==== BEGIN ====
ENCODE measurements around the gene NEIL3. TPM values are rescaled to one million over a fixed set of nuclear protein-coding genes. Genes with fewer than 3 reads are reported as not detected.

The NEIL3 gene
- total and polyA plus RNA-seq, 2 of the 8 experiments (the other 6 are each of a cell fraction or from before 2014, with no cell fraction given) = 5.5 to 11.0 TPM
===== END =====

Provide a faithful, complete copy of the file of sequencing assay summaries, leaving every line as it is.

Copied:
ENCODE measurements around the gene NEIL3. TPM values are rescaled to one million over a fixed set of nuclear protein-coding genes. Genes with fewer than 3 reads are reported as not detected.

The NEIL3 gene
- total and polyA plus RNA-seq, 2 of the 8 experiments (the other 6 are each of a cell fraction or from before 2014, with no cell fraction given) = 5.5 to 11.0 TPM